TUESDAY, Jan. 10 (HealthDay News) -- It's easy to overeat at restaurants. But researchers from University of Texas at Austin say they've come up with a strategy that helped a group of middle-aged women who eat out frequently avoid gaining weight and even lose a few pounds.
Calling it "Mindful Restaurant Eating," researchers taught the women to pay close attention to what they were eating and how they were feeling, with the goal of being satisfied with smaller portions and putting down their forks before they felt overly full.
"Going out to eat has become a major part of our culture. Frequently eating out and consuming high-calorie foods in large portions at restaurants can contribute to excess calorie intake and weight gain," said study lead author Gayle Timmerman, an associate professor of nursing. "But just saying, 'Don't eat out' isn't feasible."
Nor is just telling people to eat only the low-cal options. "You can't just say, 'Choose the steamed vegetables.' People aren't going out to eat for steamed vegetables. They're going out to eat for something they're not getting a home."
So people need strategies to help avoid excess calories when they do eat out, while still being able to enjoy the experience.
The study, published in the January/February issue of the Journal of Nutrition Education and Behavior, included 35 women, aged 40 to 59, who were mostly overweight or obese and ate out at least three times a week. Eating out included any meal -- breakfast, lunch, or dinner -- or even getting a pastry and a latte at Starbucks.
About half the women attended six weekly, two-hour group sessions that focused on reducing calories and fat intake when dining out, while the other half were wait-listed. The sessions covered the basics of nutrition, portion size and information about the calories and fat content of foods.
But the women also got into specific strategies to use when dining out, such as what are the least fattening foods to order when eating at a Mexican or Italian restaurant.
Among the tips:
For the women in the study, such techniques seemed to work. Although the intent of the study was only to prevent them from gaining weight, after six weeks, they'd actually lost an average of about 3 to 4 pounds. Food diaries showed they were also eating about 300 fewer calories daily.
That's great news, said Joy Dubost, a registered dietician and spokesperson for the Academy of Nutrition and Dietetics.
"Sometimes you hear in the media, or even dieticians may advise, 'If you want to lose weight, don't eat out. But you can eat out and enjoy it and with this program lose weight," she said.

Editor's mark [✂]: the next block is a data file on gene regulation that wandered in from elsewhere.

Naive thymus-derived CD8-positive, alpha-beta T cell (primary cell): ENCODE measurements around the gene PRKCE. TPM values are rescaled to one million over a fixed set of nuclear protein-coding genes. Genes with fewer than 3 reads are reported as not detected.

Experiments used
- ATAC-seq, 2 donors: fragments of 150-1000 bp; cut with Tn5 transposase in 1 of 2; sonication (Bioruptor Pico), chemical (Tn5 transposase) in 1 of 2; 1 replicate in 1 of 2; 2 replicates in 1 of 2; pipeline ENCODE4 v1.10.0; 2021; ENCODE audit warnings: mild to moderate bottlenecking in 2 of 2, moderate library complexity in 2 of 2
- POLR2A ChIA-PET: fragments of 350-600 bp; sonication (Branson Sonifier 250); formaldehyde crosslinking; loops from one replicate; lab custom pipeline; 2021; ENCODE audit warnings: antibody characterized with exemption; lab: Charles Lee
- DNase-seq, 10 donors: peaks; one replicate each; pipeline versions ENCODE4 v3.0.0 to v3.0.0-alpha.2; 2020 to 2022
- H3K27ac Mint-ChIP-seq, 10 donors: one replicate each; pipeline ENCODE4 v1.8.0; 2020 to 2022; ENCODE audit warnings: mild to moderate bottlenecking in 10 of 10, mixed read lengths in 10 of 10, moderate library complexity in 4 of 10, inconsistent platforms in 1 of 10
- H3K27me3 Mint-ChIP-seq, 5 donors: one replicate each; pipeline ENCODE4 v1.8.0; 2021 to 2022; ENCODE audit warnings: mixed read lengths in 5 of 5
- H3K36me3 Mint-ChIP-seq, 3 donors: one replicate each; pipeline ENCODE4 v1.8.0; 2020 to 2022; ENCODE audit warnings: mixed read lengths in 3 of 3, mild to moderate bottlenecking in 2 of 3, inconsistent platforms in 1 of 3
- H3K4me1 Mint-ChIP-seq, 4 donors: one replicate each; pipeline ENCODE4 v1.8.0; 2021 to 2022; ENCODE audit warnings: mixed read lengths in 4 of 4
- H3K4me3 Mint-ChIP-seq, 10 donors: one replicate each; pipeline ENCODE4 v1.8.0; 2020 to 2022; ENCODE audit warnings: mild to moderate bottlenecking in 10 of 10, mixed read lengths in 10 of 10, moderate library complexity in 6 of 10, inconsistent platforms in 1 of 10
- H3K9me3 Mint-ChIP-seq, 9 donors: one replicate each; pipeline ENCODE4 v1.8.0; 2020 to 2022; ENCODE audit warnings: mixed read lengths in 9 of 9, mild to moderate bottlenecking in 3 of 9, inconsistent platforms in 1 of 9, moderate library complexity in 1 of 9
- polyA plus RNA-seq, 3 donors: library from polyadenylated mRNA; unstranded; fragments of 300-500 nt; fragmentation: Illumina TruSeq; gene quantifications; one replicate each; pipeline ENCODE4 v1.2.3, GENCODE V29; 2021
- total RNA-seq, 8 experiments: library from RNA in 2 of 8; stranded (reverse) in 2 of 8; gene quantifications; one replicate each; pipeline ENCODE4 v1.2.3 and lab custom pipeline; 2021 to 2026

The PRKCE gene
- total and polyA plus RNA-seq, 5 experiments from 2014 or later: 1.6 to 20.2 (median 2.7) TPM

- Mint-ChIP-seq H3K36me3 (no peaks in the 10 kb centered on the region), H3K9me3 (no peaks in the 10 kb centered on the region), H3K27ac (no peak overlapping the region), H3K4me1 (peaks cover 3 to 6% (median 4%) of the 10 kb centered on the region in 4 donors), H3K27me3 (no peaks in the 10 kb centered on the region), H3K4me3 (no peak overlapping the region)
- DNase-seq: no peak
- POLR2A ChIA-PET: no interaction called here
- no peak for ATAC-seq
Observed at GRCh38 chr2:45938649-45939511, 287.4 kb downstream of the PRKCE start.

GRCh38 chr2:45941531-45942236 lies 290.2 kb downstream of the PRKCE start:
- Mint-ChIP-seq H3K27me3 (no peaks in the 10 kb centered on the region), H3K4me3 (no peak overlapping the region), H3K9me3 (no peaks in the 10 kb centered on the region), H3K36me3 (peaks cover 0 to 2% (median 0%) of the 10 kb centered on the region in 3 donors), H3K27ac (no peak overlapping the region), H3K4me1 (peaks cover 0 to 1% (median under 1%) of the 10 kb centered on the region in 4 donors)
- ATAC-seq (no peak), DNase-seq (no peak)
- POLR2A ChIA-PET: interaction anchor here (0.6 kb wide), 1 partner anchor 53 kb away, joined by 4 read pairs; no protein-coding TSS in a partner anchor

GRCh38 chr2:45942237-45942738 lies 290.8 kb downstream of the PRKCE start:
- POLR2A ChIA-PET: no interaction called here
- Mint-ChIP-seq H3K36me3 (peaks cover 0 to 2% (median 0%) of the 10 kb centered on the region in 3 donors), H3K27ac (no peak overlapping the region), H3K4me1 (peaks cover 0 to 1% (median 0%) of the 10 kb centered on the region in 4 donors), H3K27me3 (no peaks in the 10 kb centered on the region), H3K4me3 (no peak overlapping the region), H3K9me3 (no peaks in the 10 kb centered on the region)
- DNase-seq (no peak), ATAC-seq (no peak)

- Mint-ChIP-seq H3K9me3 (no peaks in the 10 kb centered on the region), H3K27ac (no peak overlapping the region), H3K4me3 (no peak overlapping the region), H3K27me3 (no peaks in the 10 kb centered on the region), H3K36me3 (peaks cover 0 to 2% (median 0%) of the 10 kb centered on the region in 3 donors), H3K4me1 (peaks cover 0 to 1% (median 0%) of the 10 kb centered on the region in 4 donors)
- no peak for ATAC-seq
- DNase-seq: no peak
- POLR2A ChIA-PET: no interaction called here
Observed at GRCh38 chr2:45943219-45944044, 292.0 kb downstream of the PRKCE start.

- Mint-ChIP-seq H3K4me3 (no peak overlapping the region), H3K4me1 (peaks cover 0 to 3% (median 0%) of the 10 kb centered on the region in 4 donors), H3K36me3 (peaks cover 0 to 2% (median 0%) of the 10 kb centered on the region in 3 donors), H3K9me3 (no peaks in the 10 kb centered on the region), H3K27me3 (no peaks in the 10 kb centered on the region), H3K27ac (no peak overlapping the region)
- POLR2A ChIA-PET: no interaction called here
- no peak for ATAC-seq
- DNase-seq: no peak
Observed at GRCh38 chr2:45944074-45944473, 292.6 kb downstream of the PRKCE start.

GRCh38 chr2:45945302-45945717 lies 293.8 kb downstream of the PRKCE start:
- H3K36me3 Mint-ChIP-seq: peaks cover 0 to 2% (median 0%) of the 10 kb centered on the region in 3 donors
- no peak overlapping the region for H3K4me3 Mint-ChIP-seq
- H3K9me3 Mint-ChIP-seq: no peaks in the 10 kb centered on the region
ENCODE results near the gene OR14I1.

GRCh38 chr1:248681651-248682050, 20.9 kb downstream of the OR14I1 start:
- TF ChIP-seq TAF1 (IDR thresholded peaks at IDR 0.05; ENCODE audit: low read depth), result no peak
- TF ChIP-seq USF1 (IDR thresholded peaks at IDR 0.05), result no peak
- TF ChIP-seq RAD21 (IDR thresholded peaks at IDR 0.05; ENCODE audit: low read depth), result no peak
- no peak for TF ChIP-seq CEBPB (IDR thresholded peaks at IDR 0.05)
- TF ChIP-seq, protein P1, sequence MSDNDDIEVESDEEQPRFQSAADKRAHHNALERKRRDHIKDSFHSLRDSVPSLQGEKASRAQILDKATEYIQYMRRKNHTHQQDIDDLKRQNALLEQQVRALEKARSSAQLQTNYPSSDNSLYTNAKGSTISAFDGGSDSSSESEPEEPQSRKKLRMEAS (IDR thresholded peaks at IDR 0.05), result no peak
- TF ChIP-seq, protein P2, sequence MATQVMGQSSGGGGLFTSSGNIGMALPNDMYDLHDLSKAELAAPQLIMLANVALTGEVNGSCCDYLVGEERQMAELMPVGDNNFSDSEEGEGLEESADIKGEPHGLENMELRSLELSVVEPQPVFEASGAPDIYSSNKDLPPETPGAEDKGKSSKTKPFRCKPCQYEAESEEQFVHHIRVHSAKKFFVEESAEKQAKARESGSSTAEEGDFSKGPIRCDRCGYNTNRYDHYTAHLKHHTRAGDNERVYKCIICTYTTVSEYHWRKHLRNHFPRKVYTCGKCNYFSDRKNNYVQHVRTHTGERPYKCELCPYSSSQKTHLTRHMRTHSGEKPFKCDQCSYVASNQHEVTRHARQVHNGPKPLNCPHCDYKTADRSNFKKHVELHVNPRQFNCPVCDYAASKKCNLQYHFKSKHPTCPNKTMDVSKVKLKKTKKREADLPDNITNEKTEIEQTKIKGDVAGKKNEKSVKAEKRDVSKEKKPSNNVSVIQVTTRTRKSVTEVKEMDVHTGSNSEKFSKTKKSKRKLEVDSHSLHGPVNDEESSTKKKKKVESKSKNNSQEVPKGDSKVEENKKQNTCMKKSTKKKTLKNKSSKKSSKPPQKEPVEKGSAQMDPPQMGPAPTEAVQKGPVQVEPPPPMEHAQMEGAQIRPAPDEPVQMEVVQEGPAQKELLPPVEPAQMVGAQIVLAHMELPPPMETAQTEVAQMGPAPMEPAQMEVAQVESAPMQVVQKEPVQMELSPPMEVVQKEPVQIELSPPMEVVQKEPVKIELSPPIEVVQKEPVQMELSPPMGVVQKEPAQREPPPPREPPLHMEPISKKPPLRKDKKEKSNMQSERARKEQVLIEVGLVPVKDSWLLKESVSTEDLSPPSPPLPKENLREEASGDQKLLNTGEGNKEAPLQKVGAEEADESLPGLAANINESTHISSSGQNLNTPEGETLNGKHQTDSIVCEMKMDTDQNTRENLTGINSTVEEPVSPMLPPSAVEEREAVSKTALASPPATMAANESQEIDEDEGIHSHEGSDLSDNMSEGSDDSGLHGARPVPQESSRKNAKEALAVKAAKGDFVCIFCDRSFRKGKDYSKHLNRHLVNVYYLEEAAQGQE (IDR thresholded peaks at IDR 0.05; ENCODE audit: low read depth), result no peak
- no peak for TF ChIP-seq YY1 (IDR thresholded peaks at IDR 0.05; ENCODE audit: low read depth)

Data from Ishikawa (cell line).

The women's food diaries showed that they were also consuming fewer calories at home, so the weight loss was probably a result of an overall shift in eating habits, not just when they were dining out, Dubost added.
For anyone trying similar techniques, one of the keys is planning ahead on food choices before you get to the restaurant. And try researching nutritional content on restaurant websites, Timmerman said.
"You have to have a plan going in," Timmerman said. "It's too easy to consume extra calories, not even intentionally. In the food environment we have now, we can't afford to not pay attention. We will gain weight."
Prior research has shown people eat about 230 extra calories on days they eat out, Timmerman said.
John E. Lewis, an associate professor of psychiatry and behavioral sciences at the University of Miami School of Medicine, said targeting the social, emotional and mental aspects of overeating makes sense.
"Mindfulness is something that is gaining in popularity for a lot of health conditions, and particularly for people who need to lose weight," he said.
And yet, people should still be reminded that too much eating out -- whether at fast-food or restaurants with massive portions -- is part of the problem, he said. Cooking healthy meals at home is still your best choice for the majority of your diet, he said.
The Academy of Nutrition and Dietetics has more on making good nutritional choices when dining out.
SOURCES: Gayle M. Timmerman, Ph.D., R.N., University of Texas at Austin; Joy Dubost, R.D., registered dietician, spokesperson, Academy of Nutrition and Dietetics, Washington, D.C.; John E. Lewis, Ph.D., associate professor, psychiatry and behavioral sciences, University of Miami School of Medicine; January/February 2012, Journal of Nutrition Education and Behavior
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